Friday, July 17, 2009

Support Wild Salmonid Management Zones

Around the state of Washington the widespread practice of hatchery supplementation is having a severe detrimental impact on wild salmonids. Through interbreeding, competition, predation, and disease hatchery supplementation limits the productivity of Wild Salmonids. Furthermore the fitness and survival of hatchery fish is considerably lower meaning that the number of adults returning per each smolt released is very low when compared to wild stocks. Unfortunately, for too long hatchery supplementation has occurred in nearly every watershed in our state and along with the host of other problems including environmental degradation and overharvest it is leading to further declines in wild populations.

In response to these challenges many scientists, advocates and anglers have called for setting some river systems aside from hatchery supplementation. Focusing on those river systems which represent important spawning tributaries in a region, the most intact habitat, distribution and abundance of wild spawners and finally those which host a particularly valuable diversity of life histories or species. These special Wild Fish only watersheds are called Wild Salmonid Management Areas and adopting this sort of riversystem scale of conservation is the best way to ensure we have viable wild salmonid stocks now and forever.

This past Fall a group called the Steelhead Summit Alliance met to discuss the implementation of these WSMZs and to prioritize watersheds for protection, using a scientifically based set of criteria they chose 19 watersheds and wrote formal rule change proposals to the state of Washington asking for WSMZ designation. Among the watersheds they chose are some of our states most productive and most imperiled, the Hoh, Sol Duc, Bogachiel, Snoqualmie, Deer Creek and many more. With the state currently reviewing these rule change proposals it is critical that the public shows support for the process so please take a few minutes to write the fish and wildlife commission, WDFW and the Governor and tell them to please adopt the WSMZ rule changes.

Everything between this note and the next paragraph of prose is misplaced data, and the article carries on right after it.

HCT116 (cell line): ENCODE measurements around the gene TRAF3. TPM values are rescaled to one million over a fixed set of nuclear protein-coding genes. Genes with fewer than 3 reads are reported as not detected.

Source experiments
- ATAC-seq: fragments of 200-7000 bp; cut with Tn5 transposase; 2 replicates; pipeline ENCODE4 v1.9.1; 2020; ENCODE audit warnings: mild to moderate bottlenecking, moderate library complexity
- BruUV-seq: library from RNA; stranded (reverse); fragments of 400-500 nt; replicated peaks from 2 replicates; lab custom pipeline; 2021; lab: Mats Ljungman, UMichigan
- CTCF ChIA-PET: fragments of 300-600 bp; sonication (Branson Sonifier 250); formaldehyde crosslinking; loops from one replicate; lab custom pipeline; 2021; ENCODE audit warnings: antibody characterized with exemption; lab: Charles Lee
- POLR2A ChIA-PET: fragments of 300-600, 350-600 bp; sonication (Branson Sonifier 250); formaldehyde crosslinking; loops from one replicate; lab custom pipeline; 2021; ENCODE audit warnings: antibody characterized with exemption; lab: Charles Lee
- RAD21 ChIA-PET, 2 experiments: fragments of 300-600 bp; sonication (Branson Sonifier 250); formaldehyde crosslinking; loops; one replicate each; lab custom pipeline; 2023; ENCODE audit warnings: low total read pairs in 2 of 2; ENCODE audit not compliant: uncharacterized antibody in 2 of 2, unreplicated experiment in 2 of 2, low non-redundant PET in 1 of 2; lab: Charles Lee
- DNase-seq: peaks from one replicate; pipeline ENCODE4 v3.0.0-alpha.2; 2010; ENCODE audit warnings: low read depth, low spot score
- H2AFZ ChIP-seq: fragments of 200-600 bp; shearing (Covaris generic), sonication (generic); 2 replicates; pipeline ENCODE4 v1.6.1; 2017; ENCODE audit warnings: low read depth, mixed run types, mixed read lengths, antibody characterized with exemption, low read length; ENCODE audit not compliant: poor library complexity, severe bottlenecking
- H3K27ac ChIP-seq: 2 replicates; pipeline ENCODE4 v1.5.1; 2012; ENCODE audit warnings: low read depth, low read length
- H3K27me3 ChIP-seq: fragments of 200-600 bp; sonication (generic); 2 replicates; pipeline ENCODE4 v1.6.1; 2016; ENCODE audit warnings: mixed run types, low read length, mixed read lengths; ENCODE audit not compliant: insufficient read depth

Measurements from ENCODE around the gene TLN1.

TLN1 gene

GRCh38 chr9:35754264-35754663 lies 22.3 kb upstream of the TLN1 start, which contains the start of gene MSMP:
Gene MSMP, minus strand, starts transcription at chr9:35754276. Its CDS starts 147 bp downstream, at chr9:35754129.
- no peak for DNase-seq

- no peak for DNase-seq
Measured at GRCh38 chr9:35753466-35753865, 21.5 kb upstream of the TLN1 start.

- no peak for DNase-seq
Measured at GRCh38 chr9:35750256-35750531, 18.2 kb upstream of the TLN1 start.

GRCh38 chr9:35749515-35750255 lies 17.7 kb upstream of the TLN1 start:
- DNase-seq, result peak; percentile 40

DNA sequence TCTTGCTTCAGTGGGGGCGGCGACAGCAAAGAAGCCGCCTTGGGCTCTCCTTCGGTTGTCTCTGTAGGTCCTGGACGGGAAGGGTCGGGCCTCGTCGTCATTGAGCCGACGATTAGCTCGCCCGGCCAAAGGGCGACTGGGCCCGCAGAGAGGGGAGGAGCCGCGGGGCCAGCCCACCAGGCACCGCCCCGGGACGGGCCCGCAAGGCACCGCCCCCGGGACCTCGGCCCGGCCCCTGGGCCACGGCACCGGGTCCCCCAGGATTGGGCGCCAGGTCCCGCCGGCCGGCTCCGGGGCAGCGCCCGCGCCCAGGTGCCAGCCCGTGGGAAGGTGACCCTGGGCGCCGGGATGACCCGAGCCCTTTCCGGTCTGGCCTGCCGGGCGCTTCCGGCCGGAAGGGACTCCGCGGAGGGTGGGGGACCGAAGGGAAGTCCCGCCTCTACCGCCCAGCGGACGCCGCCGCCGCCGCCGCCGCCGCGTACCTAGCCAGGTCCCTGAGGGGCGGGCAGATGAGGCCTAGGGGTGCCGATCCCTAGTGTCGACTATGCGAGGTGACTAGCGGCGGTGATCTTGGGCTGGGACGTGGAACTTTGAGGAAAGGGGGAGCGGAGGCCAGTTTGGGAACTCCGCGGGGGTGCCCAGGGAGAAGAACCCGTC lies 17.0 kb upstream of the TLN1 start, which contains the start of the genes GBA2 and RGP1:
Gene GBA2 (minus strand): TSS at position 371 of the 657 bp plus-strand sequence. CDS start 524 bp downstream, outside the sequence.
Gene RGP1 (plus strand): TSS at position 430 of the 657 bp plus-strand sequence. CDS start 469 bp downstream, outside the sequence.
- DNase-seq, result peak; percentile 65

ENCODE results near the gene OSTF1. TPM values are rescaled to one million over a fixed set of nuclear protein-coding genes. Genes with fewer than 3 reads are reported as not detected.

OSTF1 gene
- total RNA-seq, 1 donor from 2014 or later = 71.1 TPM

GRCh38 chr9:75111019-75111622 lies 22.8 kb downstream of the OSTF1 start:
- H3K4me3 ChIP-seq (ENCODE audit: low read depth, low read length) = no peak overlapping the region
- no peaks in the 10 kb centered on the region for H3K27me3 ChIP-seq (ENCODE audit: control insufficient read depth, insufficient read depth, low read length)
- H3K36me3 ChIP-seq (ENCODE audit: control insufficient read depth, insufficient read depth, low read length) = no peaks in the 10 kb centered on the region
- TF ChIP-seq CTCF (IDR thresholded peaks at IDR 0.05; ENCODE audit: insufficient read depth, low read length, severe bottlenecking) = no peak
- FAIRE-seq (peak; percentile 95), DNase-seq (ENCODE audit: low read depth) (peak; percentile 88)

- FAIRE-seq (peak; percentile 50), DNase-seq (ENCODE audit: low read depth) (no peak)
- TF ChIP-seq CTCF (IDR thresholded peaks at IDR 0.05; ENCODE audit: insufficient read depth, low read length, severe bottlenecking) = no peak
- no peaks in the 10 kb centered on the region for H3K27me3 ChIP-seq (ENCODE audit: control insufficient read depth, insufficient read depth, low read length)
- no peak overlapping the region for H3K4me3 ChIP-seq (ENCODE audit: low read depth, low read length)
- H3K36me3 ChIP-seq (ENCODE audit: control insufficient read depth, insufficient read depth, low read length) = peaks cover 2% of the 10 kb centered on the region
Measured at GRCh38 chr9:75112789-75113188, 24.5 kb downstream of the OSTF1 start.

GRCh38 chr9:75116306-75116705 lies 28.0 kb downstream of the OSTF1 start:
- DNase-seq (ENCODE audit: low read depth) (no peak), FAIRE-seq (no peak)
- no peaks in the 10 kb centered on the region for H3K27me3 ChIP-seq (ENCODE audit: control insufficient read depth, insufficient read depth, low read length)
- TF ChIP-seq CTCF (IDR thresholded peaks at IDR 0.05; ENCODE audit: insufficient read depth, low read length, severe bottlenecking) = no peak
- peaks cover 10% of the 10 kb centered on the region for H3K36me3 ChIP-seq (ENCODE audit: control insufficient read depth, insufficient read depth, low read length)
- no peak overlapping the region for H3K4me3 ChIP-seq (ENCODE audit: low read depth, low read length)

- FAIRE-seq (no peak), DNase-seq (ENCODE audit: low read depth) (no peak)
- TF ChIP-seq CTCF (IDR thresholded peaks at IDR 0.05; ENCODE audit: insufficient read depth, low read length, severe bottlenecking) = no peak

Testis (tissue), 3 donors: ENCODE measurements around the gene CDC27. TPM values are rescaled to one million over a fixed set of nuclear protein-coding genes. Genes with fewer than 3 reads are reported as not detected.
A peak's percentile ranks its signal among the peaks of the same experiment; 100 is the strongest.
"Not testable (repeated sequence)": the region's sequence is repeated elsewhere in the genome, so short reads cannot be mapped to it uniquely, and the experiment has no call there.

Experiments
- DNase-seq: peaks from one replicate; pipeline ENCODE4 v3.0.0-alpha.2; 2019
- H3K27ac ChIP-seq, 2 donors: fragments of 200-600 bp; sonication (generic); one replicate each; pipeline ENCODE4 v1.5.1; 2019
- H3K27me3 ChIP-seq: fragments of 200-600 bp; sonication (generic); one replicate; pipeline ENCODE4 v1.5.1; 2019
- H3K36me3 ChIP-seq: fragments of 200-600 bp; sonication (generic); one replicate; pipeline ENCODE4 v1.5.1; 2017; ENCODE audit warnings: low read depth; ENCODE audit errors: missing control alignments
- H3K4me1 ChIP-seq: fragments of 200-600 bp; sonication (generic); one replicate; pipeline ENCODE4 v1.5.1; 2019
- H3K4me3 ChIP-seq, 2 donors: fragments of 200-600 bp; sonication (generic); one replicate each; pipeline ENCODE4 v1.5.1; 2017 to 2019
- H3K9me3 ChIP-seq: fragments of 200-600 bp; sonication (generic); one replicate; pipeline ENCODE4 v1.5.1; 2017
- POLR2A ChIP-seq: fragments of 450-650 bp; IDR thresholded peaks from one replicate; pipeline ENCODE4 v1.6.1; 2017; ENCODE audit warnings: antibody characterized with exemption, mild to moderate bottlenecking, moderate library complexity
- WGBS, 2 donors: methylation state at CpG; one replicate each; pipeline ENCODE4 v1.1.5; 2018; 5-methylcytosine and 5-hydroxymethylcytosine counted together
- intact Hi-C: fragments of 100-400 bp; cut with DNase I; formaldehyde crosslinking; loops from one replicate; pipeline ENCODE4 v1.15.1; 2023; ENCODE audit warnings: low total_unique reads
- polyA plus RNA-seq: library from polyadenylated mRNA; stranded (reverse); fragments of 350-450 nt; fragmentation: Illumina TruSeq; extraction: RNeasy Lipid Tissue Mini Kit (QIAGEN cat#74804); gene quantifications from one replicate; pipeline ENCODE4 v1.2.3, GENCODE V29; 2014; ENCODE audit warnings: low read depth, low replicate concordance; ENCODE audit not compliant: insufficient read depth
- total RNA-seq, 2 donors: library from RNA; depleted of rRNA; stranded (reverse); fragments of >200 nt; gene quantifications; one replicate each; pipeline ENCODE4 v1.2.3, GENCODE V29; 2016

A few talking points.

-hatchery fish have considerably lower fitness in the wild meaning their offspring survive poorly, even when one parent is wild. When they spawn with wild fish they reduce the fitness of the entire wild stock through genetic introgression

-hatchery fish are larger than wild smolts when they outmigrate and may be major competitors for resources in the early marine environment. Survival in the early marine environment is thought to be critical for overall survival from smolt to adult.

-there have been a number of incidences of hatchery facilities releasing diseased fish in recent years, posing an unacceptable risk to wild stocks.

-harvest pressure targeting hatchery fish has a severe impact on wild stocks and has led to a major shift in Steelhead spawn timing. Diversity is critical for adaptation with environmental change.

-hatcheries may support much larger numbers of predators than a wild population can sustain. As a consequence unnatural predation pressure may limiting wild stocks.

-Finally, the state has long acknowledged the need for these actions. The HSRG stated that widespread hatchery supplementation poses a serious threat to wild steelhead and salmon and the state steelhead management plan called for the creation of wild fish management zones to protect the integrity of wild populations.

More information and access to the rule change proposals at WDFWs website

Contact WDFW at:

Contact the Fish and Wildlife Commissioners at:

Governor Gregoire

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